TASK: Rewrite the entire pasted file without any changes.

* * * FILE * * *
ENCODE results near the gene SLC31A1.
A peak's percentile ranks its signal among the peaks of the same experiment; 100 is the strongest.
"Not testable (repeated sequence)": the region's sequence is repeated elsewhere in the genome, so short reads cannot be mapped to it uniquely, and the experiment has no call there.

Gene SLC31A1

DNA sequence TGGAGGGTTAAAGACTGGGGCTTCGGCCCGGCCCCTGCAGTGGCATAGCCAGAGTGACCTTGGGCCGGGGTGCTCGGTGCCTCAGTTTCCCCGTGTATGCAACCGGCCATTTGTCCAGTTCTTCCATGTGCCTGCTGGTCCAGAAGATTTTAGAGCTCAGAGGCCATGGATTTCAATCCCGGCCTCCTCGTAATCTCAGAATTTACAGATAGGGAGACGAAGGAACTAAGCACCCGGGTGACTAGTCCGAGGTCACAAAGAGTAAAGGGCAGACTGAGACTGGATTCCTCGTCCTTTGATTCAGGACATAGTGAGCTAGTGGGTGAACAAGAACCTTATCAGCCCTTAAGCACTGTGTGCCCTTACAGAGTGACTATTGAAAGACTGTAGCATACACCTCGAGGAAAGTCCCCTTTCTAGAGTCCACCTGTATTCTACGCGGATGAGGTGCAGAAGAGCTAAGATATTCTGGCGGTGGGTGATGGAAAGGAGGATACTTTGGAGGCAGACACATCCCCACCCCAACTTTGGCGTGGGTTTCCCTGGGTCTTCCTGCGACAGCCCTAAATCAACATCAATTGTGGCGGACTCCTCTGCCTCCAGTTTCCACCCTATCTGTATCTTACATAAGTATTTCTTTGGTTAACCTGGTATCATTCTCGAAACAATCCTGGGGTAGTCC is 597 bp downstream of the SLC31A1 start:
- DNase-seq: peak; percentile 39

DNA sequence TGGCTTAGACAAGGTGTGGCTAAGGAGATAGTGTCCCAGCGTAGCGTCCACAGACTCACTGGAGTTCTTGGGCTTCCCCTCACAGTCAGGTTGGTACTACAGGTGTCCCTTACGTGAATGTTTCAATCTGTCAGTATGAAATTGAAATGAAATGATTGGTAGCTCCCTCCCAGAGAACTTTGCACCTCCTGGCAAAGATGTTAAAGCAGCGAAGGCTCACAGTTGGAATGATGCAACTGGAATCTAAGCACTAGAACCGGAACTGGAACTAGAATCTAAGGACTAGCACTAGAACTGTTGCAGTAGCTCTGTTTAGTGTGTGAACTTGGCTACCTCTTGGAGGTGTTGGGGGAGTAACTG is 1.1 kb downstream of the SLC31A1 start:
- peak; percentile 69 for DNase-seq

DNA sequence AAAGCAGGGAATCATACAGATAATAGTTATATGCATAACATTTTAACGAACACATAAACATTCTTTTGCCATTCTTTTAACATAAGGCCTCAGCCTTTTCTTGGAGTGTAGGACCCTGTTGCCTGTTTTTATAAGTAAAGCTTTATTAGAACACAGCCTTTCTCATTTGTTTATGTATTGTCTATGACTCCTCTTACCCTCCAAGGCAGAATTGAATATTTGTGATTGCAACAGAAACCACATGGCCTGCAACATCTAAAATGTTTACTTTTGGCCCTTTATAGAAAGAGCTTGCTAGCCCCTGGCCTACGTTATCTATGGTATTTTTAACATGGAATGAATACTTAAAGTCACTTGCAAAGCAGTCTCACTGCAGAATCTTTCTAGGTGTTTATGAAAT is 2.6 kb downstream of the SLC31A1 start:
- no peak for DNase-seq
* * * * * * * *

ENCODE results near the gene SLC31A1.
A peak's percentile ranks its signal among the peaks of the same experiment; 100 is the strongest.
"Not testable (repeated sequence)": the region's sequence is repeated elsewhere in the genome, so short reads cannot be mapped to it uniquely, and the experiment has no call there.

Gene SLC31A1

DNA sequence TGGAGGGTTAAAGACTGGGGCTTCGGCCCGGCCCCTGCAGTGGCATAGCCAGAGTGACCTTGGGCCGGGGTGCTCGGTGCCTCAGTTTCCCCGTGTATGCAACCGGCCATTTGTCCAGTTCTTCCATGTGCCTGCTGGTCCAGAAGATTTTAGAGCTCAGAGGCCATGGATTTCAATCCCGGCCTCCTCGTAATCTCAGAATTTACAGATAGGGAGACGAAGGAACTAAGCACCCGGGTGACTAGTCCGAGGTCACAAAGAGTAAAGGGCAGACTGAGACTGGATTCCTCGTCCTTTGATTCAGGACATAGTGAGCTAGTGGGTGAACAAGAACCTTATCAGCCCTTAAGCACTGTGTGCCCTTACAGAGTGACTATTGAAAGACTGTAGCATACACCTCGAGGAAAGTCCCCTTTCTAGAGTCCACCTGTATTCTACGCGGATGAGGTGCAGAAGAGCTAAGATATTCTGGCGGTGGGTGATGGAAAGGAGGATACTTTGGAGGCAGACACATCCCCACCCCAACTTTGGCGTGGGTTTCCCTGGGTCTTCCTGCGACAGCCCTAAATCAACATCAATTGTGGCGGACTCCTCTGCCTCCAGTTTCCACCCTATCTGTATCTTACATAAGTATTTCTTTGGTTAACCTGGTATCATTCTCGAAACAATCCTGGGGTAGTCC is 597 bp downstream of the SLC31A1 start:
- DNase-seq: peak; percentile 39

DNA sequence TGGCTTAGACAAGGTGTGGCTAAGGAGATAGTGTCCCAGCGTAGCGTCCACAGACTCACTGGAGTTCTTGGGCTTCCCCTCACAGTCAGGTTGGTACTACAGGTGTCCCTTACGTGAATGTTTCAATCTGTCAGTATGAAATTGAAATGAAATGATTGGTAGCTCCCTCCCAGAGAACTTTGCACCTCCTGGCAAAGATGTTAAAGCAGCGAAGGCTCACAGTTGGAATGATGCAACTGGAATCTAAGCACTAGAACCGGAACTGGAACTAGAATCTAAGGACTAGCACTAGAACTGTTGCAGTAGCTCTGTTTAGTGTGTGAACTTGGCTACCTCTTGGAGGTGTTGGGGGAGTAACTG is 1.1 kb downstream of the SLC31A1 start:
- peak; percentile 69 for DNase-seq

DNA sequence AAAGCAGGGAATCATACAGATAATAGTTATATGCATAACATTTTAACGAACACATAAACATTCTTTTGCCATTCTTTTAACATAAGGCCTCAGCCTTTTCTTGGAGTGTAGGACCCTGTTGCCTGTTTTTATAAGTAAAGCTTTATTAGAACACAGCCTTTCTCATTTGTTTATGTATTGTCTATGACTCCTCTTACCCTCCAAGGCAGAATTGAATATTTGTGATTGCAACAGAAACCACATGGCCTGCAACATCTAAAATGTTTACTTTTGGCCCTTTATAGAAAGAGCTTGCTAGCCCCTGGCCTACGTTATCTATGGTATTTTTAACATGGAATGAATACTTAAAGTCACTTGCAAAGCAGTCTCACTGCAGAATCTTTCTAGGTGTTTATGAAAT is 2.6 kb downstream of the SLC31A1 start:
- no peak for DNase-seq